Emotional Effects of Multiple Sclerosis

Using Food to Combat the Emotional Effects of MS

It is no secret that multiple sclerosis can have profound emotional consequences. Stress, anxiety and depression are merely the tip of the iceberg when dealing with this disease. Those who are unsuccessful in managing their MS, whether by conventional methods or through positive lifestyle changes, will often experience extreme mood swings, periods of inappropriate sexual aggressiveness and even the pseudobulbar effect, which is characterized by uncontrollable bouts of laughter or tears. The good news is that certain dietary decisions can have a remarkable impact on these symptoms.

The Vitamin D Issue

One of the most well-known, diet-related facts concerning MS is that this disease tends to be most prevalent in areas in which exposure to natural sunlight is nominal and where Vitamin D deficiency is common. Vitamin D deficiency is not only associated with a high prevalence of MS, but it is also believed to exacerbate both physical and emotional symptoms. The major issue that most MS sufferers have with Vitamin D, however, is simply finding the best method for getting more of it.

Supplements have been shown to have a number of benefits for the body, however, these are not always readily absorbed. Thus, extreme doses can have unpleasant side effects while providing very nominal benefits. Although exposure to sunlight remains vital, supplementary efforts should be food-based, given that people have the greatest opportunity to process, absorb and benefit from Vitamin D that is naturally found in their food sources. Best of all, enhancing the diet with foods rich in Vitamin D is often an effective way to stave off depression and anxiety.

Salmon is rich with Vitamin D and loaded with omega-3 fatty acids. This should be added to the diet in moderation, with consumption of no more than two to three servings per week. Moreover, people should take care to only purchase salmon that has been caught in the wild, rather than salmon that has been farm-raised. A special red algae that is highly beneficial to human health is what gives salmon its natural, pinkish hue. Farm-raised salmon, however, have white flesh and any red tint that consumers find is the result of artificial dyes. Ultimately, food quality is just as important as food type, when eating as a method of disease management. Tuna, sardines and eggs should also be incorporated into the meal plan.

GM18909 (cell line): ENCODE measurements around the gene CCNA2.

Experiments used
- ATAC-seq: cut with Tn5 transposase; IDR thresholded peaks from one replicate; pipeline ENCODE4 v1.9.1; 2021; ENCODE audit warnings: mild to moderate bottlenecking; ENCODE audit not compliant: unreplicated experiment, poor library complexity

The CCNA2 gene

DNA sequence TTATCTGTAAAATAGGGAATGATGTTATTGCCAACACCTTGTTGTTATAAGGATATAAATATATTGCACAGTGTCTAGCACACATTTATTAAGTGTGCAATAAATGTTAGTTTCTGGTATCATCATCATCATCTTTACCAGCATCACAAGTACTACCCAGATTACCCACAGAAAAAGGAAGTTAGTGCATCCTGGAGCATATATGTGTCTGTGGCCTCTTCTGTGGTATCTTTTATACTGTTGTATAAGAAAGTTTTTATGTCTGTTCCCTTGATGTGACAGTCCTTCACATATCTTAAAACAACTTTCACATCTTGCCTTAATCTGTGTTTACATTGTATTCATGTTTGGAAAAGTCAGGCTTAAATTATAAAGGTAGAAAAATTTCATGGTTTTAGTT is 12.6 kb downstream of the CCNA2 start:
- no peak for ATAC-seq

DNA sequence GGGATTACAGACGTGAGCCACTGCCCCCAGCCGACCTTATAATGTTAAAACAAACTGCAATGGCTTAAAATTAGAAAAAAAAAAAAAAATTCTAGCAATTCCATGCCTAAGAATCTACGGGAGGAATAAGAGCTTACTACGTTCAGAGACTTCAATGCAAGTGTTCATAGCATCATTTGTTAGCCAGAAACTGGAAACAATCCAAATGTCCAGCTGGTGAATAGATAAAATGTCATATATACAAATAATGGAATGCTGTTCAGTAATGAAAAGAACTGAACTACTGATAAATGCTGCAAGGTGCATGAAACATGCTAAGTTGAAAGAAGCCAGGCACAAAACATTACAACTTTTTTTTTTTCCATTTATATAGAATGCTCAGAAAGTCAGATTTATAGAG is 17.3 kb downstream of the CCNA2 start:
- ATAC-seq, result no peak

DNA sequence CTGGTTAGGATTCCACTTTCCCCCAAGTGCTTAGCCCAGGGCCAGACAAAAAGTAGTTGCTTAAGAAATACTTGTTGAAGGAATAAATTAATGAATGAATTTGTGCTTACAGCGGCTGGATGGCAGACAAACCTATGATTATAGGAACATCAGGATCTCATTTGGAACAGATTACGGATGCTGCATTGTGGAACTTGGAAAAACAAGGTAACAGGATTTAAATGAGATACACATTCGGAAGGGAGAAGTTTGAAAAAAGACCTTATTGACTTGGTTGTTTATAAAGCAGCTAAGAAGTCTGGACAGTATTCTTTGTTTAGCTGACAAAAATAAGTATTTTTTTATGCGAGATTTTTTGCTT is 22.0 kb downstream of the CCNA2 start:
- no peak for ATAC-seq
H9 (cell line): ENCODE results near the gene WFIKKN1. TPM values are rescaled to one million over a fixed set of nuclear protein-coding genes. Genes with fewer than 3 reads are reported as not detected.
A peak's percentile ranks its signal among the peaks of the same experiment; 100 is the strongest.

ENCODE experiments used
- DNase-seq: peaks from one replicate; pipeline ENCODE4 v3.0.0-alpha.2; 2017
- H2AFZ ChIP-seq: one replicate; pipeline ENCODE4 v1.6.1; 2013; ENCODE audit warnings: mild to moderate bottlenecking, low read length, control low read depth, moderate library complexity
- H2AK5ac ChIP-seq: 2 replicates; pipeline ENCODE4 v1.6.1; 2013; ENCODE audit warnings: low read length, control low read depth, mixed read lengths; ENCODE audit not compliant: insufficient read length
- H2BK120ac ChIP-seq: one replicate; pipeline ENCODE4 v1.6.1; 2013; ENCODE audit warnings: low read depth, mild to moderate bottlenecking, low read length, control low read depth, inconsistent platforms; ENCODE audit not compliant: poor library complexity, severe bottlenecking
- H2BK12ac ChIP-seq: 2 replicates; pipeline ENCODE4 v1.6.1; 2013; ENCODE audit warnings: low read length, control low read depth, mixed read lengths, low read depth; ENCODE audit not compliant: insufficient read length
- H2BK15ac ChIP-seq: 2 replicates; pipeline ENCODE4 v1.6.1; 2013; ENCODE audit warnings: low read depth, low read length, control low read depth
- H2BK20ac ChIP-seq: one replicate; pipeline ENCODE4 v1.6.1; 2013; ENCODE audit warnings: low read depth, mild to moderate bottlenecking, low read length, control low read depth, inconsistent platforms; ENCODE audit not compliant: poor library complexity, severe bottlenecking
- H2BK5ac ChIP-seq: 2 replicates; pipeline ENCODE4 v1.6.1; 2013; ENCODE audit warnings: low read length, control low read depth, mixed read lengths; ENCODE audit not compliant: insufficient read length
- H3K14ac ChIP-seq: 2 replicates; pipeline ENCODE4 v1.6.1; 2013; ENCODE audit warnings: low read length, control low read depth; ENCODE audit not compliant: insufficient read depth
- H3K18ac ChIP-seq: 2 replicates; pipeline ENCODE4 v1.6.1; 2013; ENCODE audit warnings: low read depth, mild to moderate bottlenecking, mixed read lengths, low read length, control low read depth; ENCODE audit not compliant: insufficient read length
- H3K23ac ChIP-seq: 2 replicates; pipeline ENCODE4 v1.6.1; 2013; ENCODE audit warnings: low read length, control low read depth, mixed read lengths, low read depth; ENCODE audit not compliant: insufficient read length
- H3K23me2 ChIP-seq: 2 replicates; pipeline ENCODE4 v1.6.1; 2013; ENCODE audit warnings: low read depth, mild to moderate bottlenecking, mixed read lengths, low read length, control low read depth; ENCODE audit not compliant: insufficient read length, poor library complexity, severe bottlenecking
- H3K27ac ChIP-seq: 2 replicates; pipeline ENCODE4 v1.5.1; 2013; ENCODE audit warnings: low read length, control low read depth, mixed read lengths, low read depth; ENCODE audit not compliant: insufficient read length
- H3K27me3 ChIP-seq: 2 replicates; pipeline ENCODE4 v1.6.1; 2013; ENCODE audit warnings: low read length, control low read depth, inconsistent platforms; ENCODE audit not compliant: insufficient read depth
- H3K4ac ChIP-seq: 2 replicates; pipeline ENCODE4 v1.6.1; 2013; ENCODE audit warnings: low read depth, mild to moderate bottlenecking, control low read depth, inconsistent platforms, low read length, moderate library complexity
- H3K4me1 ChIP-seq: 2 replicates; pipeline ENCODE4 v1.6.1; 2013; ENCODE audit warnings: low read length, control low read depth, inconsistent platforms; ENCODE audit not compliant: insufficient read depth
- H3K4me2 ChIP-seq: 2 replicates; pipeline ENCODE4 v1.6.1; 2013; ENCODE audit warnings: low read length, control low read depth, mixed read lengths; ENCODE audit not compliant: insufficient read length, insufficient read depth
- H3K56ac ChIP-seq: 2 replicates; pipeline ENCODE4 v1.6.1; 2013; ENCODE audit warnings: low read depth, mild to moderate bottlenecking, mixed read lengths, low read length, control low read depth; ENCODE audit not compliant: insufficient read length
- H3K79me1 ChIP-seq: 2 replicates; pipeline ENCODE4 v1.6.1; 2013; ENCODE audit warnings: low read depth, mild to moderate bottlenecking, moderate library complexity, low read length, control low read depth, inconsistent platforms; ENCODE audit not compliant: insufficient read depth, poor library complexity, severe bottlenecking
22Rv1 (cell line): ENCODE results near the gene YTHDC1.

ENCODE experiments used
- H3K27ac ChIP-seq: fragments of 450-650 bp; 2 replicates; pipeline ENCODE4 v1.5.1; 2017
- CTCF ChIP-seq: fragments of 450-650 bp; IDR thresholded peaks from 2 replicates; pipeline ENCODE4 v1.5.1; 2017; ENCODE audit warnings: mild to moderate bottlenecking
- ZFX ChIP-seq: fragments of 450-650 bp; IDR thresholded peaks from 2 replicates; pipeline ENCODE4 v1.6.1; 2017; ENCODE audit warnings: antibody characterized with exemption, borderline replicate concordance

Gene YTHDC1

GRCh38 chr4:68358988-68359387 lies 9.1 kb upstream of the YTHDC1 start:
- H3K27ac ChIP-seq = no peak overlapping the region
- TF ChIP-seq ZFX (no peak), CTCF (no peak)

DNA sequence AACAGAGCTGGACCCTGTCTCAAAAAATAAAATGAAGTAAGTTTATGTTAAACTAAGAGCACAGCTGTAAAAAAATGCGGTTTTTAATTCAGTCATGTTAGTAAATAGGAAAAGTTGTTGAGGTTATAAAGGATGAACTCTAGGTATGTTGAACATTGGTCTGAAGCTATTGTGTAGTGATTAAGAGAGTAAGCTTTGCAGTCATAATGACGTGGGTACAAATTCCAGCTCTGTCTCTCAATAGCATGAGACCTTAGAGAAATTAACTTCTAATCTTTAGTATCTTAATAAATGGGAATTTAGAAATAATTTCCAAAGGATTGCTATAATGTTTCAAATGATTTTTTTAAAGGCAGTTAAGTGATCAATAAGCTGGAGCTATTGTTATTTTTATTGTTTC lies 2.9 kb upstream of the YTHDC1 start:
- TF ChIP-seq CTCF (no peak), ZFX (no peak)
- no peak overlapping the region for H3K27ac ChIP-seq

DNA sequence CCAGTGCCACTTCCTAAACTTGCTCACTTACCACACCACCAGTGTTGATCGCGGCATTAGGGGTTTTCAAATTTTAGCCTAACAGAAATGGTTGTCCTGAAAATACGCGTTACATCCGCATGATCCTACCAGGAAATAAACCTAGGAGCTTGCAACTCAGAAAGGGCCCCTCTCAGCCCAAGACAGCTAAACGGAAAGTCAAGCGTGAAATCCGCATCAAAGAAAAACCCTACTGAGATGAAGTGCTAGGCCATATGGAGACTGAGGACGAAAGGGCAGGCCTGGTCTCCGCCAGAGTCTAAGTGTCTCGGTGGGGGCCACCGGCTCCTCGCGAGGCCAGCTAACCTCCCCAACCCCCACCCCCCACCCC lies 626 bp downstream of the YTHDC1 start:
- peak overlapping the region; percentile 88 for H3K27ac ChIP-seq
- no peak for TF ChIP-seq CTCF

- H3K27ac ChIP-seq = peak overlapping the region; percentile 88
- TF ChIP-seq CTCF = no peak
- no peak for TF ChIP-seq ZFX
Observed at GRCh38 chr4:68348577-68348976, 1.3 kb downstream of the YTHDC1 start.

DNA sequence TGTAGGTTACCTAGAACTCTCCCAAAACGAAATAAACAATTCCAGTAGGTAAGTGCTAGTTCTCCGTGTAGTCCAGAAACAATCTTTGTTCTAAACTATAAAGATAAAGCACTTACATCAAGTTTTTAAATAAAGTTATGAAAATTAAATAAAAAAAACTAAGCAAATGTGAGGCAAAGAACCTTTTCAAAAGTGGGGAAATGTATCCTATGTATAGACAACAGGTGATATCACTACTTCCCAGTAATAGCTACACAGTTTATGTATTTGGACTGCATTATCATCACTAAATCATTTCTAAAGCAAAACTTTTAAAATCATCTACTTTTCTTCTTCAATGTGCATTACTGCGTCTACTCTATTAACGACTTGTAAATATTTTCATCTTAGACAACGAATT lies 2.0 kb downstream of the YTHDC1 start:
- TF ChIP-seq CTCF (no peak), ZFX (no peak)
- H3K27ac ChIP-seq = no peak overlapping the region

Getting the Right Oils

There are many natural oils and fats that are absolutely vital for good brain functioning and overall health. Many of these beneficial oils are found in the same foods that are consumed for boosting Vitamin D levels. One of the top dietary additions to make in terms of beneficial fats, however, is coconut oil. This is a highly stable oil and thus, it is far more suitable for heating and cooking with than olive oil, which should always be consumed at room temperature. Best of all coconut oil has a wealth of anti-fungal and antibacterial properties that help to balance the body and promote mood balance.

Incorporating coconut oil into the diet is not as tricky as it might seem. For instance, this oil can be added to soups, stews, sauces and gravies. It can also be stirred into coffee, tea and oatmeal or used as a substitute for butter when baking.

Eating to alleviate the physical and emotional symptoms of MS necessitates a deeper look at food quality. In addition to finding the best foods to add to the diet, consumers should also determine the best foods to eliminate. Ultimately, a nature-based eating plan will prove far more beneficial than one that includes preservatives, artificial colors, flavor enhancers and other highly refined or unnatural additions.